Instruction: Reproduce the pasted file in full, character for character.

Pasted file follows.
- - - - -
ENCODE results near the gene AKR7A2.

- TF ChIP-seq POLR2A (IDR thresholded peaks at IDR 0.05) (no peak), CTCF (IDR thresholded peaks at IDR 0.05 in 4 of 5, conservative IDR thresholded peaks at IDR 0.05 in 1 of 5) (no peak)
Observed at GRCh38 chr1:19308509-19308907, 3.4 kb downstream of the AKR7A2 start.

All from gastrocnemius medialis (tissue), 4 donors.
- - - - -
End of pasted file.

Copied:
ENCODE results near the gene AKR7A2.

- TF ChIP-seq POLR2A (IDR thresholded peaks at IDR 0.05) (no peak), CTCF (IDR thresholded peaks at IDR 0.05 in 4 of 5, conservative IDR thresholded peaks at IDR 0.05 in 1 of 5) (no peak)
Observed at GRCh38 chr1:19308509-19308907, 3.4 kb downstream of the AKR7A2 start.

All from gastrocnemius medialis (tissue), 4 donors.